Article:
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Traveling Will & Robin

Current travels: Three months in the wilderness of Siberia, Mongolia, and the South Pacific

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Fri
25
Jun '10

A goodbye to 50

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Goodbye, Lonely Road!

I would like to use this space to memorialize a good friend of mine who is no longer with me: US-50, The Loneliest Highway in America.. 10 miles after my summit I turned right – the first turn in nearly 400 miles – and said goodbye to the most incomprehensibly-empty road I’ve ever been on. In all that time I only passed through four towns but saw some of the most beautiful scenery of my trip.

Much of US-50 follows the Pony Express trail, and all along the highway you’ll see both references to Such-and-such Station and historic markers pointing out the remains of some of these posts, where horses were changed before the mail couriers galloped off again as breakneck speed to get the post from St Joseph, MO to Sacramento in only 10 days. The route was a desolate place then and it remains to now, but this is a unique place in America because the places that were far outnumber the places that are. The rest of the historic markers (and Nevada has proven to me that it is nothing if not a student of its own history – mostly, I believe, because there would be nothing here were it not for the occasional historical marker) point out into the open desert at the imagined location where some town or mine once stood. Nevada must have been a very different place in the mid-late 1800s as prospectors and miners swarmed to the state with all the same impulses as the 49ers to California. Towns sprang up, some got rich and may died. The difference is that the California gold rush took place in a fertile and coastal region, whereas Nevada’s resources were locked away in the midst of a god-forsaken nothingness. Unsurprisingly, when the Pony Express went out of business in 18 months, mines slowly dried up, and trails were rerouted through more hospitable cities, this area of Nevada slowly evaporated, leaving only the ghost of its former self for drivers (and cyclists) to marvel at.

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True

This stretch of asphalt earned its moniker in a 1986 Time magazine article in which the author warned readers not to take it unless their survival skills were honed. In general, the description is eerily accurate. The few actual sights along highway 50 include Sand Mountain, a 600-foot sand pile just sort of… sitting there. I stopped and gawked but didn’t actually climb it because of the $40 entrance fee (except on Tues and Wed, for some reason), and more so, because it was 5 miles from the road. Interestingly, it didn’t use to be 5 miles away, or on the north side of the road; apparently it used to be a mile on the south side of 50, until it, well, blew across, as sand is wont to do.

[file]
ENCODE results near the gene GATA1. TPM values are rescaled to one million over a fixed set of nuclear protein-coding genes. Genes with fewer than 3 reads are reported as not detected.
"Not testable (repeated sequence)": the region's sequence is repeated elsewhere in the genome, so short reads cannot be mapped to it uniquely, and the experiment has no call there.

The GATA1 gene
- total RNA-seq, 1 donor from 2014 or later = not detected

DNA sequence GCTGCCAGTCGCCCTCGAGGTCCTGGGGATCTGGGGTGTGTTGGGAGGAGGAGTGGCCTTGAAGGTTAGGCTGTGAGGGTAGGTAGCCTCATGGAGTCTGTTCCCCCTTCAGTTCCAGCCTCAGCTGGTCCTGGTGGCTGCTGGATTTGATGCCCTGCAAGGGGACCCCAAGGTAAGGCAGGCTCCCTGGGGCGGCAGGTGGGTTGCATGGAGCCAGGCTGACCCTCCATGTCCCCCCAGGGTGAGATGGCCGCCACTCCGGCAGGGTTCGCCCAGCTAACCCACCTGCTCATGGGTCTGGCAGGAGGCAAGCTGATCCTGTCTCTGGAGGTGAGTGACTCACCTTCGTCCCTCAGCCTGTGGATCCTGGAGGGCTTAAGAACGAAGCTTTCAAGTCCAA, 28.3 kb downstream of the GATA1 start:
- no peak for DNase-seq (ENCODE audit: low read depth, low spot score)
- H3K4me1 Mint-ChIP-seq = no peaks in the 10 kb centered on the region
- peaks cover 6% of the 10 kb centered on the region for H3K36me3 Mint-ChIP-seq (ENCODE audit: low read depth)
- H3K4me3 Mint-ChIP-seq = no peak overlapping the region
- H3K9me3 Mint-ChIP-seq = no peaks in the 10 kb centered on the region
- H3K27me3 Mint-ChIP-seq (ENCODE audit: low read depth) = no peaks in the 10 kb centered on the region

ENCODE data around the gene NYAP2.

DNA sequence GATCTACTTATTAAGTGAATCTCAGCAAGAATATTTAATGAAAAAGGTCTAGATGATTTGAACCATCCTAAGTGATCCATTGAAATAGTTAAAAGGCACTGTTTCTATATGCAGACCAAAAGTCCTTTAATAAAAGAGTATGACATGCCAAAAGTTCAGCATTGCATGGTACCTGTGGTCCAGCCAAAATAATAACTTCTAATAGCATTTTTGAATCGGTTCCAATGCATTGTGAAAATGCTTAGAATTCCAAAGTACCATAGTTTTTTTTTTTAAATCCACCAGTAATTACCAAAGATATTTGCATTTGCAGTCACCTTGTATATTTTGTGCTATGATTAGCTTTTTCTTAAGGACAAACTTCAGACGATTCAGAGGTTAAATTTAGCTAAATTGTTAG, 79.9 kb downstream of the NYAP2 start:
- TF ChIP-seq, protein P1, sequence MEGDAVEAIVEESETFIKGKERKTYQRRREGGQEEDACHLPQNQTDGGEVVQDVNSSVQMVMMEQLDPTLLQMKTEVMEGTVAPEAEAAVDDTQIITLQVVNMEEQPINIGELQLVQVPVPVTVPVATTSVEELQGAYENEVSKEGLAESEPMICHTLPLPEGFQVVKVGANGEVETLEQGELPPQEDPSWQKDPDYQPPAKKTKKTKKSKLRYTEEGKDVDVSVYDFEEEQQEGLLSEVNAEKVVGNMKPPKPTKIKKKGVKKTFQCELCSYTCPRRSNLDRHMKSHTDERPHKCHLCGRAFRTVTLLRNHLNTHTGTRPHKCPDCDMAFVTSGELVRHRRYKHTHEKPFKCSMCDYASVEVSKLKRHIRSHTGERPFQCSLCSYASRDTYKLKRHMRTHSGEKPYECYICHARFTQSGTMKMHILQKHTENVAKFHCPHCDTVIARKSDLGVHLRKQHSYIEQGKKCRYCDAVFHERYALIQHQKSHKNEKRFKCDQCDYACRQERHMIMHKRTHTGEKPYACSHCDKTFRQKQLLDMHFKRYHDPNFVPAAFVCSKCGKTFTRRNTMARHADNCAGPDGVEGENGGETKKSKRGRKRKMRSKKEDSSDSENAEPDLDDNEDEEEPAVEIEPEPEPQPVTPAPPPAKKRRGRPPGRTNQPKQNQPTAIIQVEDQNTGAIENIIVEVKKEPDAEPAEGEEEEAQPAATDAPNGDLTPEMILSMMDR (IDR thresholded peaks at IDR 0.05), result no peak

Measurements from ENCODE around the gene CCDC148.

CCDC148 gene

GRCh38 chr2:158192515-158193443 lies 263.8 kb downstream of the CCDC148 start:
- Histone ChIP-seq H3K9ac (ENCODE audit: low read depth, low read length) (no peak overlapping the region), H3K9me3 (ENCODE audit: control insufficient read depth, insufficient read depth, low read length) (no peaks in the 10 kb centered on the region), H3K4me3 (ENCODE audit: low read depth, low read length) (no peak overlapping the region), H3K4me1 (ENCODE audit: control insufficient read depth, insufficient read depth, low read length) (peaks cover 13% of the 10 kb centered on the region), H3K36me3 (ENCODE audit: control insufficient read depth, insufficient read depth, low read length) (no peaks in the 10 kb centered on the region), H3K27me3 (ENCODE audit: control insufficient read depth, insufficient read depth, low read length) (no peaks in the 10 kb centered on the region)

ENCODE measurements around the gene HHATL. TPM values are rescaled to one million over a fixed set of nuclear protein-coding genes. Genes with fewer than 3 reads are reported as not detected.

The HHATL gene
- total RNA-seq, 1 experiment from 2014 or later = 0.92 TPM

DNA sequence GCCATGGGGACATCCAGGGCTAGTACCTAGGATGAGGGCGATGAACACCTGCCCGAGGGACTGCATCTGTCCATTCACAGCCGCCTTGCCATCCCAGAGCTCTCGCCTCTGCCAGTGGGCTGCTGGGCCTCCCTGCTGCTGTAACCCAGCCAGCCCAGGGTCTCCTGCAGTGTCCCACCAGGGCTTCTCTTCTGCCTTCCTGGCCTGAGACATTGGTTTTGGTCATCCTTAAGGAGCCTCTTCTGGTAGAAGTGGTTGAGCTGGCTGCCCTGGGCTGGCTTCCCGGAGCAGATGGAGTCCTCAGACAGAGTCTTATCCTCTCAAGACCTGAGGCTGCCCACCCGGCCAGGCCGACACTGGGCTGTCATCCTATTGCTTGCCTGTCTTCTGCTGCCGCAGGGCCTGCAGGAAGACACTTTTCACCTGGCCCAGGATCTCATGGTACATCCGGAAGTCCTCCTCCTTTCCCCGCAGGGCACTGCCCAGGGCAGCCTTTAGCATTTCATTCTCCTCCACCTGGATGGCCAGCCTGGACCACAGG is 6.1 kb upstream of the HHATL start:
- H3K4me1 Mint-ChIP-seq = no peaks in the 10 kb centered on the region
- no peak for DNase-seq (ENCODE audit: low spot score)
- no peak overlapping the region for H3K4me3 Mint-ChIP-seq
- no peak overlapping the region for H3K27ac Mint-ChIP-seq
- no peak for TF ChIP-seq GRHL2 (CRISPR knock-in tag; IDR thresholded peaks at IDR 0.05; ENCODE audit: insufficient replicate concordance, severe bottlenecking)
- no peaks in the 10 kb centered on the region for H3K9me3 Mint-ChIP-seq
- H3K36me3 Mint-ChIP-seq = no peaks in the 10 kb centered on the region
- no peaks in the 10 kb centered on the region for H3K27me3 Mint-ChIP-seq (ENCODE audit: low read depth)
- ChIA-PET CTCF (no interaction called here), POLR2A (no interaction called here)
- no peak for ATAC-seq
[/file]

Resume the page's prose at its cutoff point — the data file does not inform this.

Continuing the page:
Most of the time, your only entertainment option is to watch the plants and mountains. While descending from a pass one morning I spied two giant yellow construction vehicles ahead of me producing a seemingly impenetrable cloud of dust across the road. I could only see through it when I was nearly in it, so I filled my lungs with air and barreled through as fast as I could. When I breathed in on the other side, however, my throat was filled with one of the sweetest, most lovely smells I’ve encountered in nature. The trucks were mowing the sage brush that is the sole and ubiquitous plant for most of the highway, and the cloud smelled like the best parts of a Christmas tree crossed with fresh sage from the garden. It was delightful.

As I’ve mentioned before, the land never stops its “Range, fault, basin; Range, fault, basin” routine, but I loved watching as both the mountains and the valleys slowly changed flavor and character. By Ely in the east, I could feel that I was in mining country, whereas the equivalent space in the west of the state would have been used for sparse cattle grazing. Some stretches had beautiful pink salt flats, and a few had water. With over 300 individual mountain ranges, the Great Basin has enough character to keep you on your toes, provided your sense of scale and time is slow enough.

I’m looking forward to being able to reliably buy vegetables and find water. I’m looking forward to being able to talk to people more than once every 8 hours. But I will miss you, highway 50 of Nevada. You may be The Loneliest Road In America, but you’ll always have a friend in me.

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The long and winding road.